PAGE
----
WTF? No one told me this! I turned to my boss and said, "I have to go." She agreed.

Our local news anchor broke in on the Mayor's press conference. "We've been told that the schools have not released students at this time. The school schedule will continue as normal. Parents do not need to go pick up children at this time. The schoolchildren"

I sat back down and felt a little relieved. I told my boss that I would leave early anyhow, to pick up my kids myself. My mother wanted to, but I needed to be the one to talk to them about what was happening.

Elsewhere in the world, my sister was coping with a bigger mess. She lived in Cherry Point, NC, on a military base. She was trying to figure out how to talk to her kids about this, without alarming them about their father's safety. Seeing as how he's a soldier, the kids' concerns were about him going to war. When she picked them up from school, her oldest was beside himself. His teacher had wheeled a TV into their classroom and turned on the coverage. No explanation. No discussion. Just the news, running all day. To kids whose parents were Marines.


When I picked up my kids, Son was full of news. A friend of his had gone to the dentist and heard about the attacks, early in the day. "We're being invaded!" my son said. I shushed him and said he and I would talk about it privately at home, when I could speak to each of them individually. My daughter was blissfully unaware, and I wanted to be careful how she became aware of what would be frightening for a six-year-old to see on TV.

Also, I understood that we were experiencing an important point of history. They were living it. Someday, they would be asked about what it was like. I didn't want to shield them from it and not let them remember it as it was, good or bad.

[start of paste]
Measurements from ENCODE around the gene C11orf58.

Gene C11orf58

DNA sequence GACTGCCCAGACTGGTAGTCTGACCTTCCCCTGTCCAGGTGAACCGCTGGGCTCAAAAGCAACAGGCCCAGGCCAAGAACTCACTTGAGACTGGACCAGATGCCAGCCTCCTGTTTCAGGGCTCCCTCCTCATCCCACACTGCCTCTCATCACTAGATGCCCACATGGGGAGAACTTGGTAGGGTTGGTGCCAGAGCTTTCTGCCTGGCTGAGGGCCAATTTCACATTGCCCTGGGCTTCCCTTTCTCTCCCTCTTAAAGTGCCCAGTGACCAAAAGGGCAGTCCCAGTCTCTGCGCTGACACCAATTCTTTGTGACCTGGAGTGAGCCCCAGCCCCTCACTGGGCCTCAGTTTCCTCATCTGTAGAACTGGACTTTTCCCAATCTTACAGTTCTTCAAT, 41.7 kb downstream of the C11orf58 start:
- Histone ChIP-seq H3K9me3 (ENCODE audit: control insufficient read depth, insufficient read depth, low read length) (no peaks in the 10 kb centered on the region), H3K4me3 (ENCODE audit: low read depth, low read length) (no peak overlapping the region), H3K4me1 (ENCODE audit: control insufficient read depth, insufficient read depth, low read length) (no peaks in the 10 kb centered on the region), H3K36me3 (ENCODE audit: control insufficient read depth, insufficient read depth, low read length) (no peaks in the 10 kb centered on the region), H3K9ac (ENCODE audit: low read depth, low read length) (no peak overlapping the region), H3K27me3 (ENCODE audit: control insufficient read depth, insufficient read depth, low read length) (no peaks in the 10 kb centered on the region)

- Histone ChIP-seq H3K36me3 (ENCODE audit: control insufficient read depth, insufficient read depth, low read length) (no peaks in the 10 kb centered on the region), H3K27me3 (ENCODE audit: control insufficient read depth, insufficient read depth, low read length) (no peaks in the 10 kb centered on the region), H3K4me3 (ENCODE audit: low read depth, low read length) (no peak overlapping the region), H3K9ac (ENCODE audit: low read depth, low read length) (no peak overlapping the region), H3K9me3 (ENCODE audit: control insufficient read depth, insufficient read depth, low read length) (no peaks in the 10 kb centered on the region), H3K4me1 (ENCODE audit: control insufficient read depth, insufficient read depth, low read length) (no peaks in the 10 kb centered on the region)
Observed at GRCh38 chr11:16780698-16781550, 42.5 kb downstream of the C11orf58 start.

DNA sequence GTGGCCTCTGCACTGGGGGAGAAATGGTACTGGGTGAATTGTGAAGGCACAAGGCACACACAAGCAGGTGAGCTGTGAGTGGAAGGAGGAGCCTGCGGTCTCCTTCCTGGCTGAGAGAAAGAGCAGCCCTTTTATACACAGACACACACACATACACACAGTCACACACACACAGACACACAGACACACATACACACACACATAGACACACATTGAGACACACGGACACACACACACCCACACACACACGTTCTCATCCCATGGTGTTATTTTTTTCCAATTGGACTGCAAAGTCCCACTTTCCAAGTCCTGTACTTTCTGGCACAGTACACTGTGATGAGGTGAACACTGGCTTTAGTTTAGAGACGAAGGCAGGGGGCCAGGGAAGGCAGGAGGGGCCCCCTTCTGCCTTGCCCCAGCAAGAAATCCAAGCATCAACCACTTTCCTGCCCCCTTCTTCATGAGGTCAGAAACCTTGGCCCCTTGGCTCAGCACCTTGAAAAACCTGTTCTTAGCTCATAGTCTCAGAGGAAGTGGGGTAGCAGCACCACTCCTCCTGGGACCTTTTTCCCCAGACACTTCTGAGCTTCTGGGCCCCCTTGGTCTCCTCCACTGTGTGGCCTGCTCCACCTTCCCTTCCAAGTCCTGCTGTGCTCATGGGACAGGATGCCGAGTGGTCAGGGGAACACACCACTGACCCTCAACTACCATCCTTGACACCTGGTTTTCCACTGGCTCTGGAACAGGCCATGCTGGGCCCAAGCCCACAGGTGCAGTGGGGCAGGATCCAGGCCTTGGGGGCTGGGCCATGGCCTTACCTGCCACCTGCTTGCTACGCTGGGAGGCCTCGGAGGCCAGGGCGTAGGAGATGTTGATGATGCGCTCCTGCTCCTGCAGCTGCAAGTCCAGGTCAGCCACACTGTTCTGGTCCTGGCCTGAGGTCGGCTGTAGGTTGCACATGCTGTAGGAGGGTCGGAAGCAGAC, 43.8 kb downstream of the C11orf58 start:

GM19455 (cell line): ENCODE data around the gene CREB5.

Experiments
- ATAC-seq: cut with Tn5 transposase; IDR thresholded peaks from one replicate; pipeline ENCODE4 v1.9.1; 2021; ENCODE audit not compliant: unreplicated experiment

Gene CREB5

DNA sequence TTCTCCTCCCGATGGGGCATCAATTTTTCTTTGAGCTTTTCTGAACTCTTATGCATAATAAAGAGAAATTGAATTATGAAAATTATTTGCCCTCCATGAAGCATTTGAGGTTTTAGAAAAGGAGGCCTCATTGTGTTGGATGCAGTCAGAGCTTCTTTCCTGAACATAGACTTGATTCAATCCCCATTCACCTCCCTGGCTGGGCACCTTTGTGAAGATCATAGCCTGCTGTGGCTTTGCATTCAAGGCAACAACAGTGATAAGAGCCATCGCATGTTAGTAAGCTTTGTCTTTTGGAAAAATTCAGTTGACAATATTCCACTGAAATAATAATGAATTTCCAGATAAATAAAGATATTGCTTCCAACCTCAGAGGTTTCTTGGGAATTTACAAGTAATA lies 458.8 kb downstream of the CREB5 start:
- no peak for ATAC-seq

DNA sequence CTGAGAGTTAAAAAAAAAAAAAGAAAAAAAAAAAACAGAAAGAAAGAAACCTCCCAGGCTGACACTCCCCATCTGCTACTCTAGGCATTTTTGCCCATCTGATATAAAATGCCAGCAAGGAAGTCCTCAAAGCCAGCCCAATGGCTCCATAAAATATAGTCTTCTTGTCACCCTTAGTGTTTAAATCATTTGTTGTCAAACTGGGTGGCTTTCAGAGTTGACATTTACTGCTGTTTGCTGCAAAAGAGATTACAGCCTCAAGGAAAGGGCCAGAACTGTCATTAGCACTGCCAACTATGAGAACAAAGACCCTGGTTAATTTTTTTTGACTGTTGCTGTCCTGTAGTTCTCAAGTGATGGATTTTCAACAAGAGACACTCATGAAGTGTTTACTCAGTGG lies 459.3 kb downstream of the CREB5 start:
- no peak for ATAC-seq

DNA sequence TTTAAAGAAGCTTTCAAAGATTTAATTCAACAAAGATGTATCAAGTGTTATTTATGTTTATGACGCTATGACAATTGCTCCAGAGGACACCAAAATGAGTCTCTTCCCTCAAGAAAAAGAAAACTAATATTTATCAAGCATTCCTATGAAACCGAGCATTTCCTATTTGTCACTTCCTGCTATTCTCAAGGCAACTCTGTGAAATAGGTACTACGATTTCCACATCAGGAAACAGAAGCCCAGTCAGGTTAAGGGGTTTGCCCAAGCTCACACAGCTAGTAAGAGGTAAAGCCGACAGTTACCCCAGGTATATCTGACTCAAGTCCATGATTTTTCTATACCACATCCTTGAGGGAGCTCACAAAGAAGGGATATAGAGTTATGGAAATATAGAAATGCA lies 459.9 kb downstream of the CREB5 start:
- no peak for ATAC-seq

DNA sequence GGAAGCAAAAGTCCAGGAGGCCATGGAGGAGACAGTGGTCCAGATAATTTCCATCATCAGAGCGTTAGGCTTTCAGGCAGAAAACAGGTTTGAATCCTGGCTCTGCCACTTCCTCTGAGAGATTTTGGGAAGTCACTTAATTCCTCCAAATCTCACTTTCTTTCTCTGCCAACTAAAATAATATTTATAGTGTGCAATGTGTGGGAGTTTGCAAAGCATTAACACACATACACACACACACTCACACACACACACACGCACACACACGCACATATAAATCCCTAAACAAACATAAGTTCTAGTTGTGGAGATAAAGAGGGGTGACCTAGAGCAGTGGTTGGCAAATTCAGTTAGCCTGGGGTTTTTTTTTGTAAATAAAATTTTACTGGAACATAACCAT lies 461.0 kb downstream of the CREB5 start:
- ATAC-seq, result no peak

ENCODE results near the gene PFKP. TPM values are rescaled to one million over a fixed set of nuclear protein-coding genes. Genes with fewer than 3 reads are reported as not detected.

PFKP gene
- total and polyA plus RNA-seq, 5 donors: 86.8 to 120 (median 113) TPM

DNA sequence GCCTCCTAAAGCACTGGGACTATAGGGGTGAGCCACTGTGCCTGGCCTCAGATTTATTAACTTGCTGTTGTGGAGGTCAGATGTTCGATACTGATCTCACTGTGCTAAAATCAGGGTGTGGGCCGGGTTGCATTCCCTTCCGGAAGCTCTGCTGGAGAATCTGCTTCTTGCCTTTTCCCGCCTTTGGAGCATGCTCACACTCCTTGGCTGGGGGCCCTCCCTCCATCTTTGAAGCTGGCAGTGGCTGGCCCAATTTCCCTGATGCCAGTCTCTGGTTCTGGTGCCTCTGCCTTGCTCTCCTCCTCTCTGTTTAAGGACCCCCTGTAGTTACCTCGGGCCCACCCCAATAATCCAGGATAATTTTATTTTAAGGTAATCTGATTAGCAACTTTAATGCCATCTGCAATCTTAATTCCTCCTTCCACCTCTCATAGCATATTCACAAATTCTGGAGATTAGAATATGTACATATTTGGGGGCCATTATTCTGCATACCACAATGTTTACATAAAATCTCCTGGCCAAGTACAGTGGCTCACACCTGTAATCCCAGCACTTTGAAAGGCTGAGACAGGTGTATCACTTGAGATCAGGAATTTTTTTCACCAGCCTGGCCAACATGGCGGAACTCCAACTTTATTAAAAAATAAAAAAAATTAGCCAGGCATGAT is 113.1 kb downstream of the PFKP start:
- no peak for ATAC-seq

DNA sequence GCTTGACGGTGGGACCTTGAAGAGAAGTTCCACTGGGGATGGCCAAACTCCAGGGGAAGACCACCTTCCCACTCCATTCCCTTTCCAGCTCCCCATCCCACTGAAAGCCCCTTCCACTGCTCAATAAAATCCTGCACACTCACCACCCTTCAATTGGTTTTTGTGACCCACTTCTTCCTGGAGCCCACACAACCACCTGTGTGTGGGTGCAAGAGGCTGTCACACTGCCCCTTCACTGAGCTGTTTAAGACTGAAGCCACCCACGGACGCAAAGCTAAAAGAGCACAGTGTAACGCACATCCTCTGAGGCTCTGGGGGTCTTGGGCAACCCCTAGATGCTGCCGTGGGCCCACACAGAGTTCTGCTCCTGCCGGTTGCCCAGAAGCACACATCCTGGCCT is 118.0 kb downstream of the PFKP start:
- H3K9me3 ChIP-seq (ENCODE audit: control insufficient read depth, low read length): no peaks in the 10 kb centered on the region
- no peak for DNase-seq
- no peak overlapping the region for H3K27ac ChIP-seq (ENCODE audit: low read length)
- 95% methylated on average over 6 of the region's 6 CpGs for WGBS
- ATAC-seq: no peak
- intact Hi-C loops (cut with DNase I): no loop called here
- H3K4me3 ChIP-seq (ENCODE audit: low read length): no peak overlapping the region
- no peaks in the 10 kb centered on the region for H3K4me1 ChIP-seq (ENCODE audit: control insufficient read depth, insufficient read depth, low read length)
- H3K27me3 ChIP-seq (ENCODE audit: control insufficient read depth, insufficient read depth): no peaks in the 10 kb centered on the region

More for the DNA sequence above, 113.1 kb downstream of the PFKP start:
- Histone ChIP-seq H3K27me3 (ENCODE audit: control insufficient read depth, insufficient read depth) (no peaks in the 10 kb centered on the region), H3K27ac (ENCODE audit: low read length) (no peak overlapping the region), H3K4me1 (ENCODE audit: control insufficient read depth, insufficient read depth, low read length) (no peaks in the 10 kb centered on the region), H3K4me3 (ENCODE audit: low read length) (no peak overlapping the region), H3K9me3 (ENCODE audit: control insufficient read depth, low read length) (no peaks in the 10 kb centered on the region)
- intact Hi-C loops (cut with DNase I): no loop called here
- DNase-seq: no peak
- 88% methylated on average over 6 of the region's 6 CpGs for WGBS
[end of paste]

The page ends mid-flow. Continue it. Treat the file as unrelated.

I avoided turning on a TV when we got home. Since my son had a little information, I spoke with him first. I explained that no, we weren't being invaded. I told the story of what had happened that day. I told him what he'd see and hear on TV. Did he know what hijacking meant? Did he know what terrorists were? He did. I let him turn on the living room TV once his sister had come to see me.

Daughter was harder to talk to. Her wide eyes told me that the words "hijack" and "terrorist" were foreign to her, as was the hate associated with them. The idea that someone would hate another kind of people so much that they wanted to kill not one, but all off them, was a concept that had never occurred to her.

And I resented it to my core that I had to tell her about these things. The world changed for all of us that day, and a little innocence was lost.

She sat in my lap as we all watched the news together. Son considered himself beyond sitting in my lap, but he stayed close. We talked and I answered questions the whole time. It made him angry, and he wanted to know what would be done about it. That one, I couldn't answer just yet. I suspected the answer, and my mother was already freaking out about "What if the bring back the draft?" and "What if Son is drafted at 18?", but I didn't want to voice any of that to my children.